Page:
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Champion Check-In: Israel Adesanya Made It Look Easy

"The Last Stylebender" Kept To His Word And Kept His Belt With Relative Ease In 2020.

He told us it was going to be easy.

He told us it was going to be easy and we dismissed it as pre-fight banter and boastful comments from a confident champion because as talented as Israel Adesanya is, how could a fight with undefeated Brazilian menace Paulo Costa be easy?

After all, each of Costa’s first nine fights ended inside the first round, including his UFC debut, and his next three victories inside the Octagon were second-round finishes against increasingly stiffer competition.

In 2019, “Borrachina” went toe-to-toe, blow-for-blow, round-for-round with ageless wonder Yoel Romero, showing he could maintain a rigorous pace against an elite contender and still emerge victorious. The win pushed his record to 13-0, and yet from the minute the reigning middleweight champion set his sights on the unbeaten Brazilian, he told us he would have an easy time of it whenever they finally shared the Octagon together.

For months they bickered with one another on social media, the challenger promising to become the first to defeat the champion, while the charismatic titleholder fired back, resolute in his belief that the inevitable clash between the two would be one-sided and require minimal effort.

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UFC 253: Israel Adesanya Octagon Interview
UFC 253: Israel Adesanya Octagon Interview
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He told us it was going to be easy, and when they finally met at UFC 253 in September, Adesanya backed up his words.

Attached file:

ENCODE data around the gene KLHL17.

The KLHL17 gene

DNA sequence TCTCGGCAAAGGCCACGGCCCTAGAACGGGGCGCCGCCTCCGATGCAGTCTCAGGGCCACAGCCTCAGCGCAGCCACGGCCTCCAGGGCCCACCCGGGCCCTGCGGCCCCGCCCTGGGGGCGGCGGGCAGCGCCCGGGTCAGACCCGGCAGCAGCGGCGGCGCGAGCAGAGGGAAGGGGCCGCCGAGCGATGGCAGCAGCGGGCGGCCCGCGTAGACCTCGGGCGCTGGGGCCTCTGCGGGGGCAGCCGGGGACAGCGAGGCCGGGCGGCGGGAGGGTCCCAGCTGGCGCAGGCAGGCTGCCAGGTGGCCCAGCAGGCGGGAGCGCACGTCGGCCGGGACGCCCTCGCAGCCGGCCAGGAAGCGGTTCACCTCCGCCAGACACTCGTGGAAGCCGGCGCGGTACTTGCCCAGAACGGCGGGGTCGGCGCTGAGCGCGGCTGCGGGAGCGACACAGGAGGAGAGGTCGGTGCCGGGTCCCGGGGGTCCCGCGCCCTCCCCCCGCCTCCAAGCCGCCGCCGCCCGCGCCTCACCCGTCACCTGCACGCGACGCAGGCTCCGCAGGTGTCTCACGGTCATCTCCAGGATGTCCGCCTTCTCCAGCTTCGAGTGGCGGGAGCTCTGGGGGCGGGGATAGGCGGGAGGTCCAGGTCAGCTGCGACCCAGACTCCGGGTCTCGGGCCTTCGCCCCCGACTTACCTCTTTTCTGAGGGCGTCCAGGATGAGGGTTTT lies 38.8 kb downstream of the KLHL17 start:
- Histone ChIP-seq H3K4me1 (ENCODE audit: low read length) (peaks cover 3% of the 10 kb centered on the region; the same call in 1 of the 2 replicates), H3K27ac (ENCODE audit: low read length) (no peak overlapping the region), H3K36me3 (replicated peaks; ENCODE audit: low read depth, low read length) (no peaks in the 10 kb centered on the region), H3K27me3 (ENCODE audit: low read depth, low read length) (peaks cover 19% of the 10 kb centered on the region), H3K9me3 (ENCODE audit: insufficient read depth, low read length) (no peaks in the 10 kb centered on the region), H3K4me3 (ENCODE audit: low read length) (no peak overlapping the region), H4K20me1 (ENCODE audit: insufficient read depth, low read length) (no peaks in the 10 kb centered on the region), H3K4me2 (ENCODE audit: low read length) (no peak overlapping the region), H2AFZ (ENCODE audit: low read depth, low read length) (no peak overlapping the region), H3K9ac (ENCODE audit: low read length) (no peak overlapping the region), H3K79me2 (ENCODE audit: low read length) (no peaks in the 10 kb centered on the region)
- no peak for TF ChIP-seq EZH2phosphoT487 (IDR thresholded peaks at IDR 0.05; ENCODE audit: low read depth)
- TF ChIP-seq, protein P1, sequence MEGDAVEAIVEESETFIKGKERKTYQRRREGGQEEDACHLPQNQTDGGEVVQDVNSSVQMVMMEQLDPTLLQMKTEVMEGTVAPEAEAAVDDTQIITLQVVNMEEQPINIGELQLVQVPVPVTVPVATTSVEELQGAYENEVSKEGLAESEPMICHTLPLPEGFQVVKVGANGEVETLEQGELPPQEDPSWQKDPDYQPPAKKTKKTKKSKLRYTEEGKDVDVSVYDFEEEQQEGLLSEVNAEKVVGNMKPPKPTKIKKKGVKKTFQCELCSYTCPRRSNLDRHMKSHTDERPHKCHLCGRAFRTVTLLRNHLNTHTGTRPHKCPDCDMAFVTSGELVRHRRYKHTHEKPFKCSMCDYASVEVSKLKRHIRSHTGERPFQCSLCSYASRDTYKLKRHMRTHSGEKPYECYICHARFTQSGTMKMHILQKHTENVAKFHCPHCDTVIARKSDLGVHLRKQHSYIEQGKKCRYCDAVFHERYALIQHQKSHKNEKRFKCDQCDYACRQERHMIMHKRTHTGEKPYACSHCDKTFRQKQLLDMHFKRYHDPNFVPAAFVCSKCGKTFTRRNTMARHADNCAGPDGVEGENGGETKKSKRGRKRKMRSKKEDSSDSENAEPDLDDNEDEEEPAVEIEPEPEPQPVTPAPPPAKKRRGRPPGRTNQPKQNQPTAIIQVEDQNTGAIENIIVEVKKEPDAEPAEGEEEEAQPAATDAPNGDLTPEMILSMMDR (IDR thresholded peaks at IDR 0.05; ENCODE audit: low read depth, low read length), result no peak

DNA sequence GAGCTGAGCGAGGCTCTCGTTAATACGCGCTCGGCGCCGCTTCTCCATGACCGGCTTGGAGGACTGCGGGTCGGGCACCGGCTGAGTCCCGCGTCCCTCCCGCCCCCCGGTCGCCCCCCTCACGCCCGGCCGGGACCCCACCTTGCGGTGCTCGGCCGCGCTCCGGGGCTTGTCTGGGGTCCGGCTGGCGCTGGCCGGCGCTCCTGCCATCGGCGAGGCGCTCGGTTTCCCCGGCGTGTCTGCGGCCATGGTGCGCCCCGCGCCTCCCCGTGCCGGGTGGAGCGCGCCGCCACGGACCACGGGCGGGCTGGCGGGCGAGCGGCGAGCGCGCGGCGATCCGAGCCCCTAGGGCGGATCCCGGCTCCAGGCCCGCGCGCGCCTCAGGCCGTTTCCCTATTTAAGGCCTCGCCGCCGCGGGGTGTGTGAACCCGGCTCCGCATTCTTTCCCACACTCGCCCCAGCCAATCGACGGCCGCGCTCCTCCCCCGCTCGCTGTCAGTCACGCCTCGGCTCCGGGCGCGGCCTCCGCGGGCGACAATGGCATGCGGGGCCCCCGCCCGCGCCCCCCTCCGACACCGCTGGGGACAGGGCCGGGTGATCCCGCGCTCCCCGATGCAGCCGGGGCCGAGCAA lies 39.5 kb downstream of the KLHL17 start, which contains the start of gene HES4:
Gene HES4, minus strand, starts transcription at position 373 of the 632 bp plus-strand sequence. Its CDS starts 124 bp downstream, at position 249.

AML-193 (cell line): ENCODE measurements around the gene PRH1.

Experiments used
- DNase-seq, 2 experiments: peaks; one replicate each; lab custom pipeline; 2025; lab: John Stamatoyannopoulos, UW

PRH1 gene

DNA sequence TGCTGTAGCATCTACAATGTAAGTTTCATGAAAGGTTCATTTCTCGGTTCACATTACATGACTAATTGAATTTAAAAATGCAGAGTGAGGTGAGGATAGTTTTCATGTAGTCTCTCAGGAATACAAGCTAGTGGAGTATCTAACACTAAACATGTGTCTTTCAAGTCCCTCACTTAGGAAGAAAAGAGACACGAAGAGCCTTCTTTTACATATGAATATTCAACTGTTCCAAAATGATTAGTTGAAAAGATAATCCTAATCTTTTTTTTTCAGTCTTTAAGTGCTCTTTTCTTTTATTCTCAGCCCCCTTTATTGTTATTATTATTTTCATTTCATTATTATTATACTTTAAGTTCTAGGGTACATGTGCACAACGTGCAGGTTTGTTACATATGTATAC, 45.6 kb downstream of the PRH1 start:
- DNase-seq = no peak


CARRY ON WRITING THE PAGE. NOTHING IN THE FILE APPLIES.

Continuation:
He chopped at Costa’s lead leg throughout the first round and had the challenger biting on every feint, avoiding any real damage as he made his reads, gauging his adversary’s speed, strength, reaction time, and movement.

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He told us it was going to be easy, and when they finally met at UFC 253 in September, Adesanya backed up his words.

He chopped at Costa’s lead leg throughout the first round and had the challenger biting on every feint, avoiding any real damage as he made his reads, gauging his adversary’s speed, strength, reaction time, and movement.

It was more of the same to start the second, as the continued low kicks turned the Brazilian’s lead leg into ground chuck. As the kicks kept crashing home, Costa’s reactions to each subtle feint, each flinch of the shoulders or slight twist of the hips got bigger, creating increased opportunities for Adesanya to mix things up and do more damage.

A high kick at the midway point of the round crashed into the right side of the challenger’s head, opening a cut above his eye, sending blood dripping onto his chest. Though Costa tried to play it off, he was clearly affected by the blow, but rather that chase an opportunity to finish that wasn’t necessarily there, Adesanya remained patient, stuck to the game plan, and followed it up with another thudding kick to the outside of Costa’s battered left leg.

The challenger began pressing forward a little more, connecting with a kick to the body, which Adesanya absorbed, countering with a multi-punch combo, most of which landed on Costa’s arms. Seconds later, as the Brazilian reached out with a lazy jab, Adesanya landed a right hand to the temple and a left hand to the chin, sending Costa to the canvas.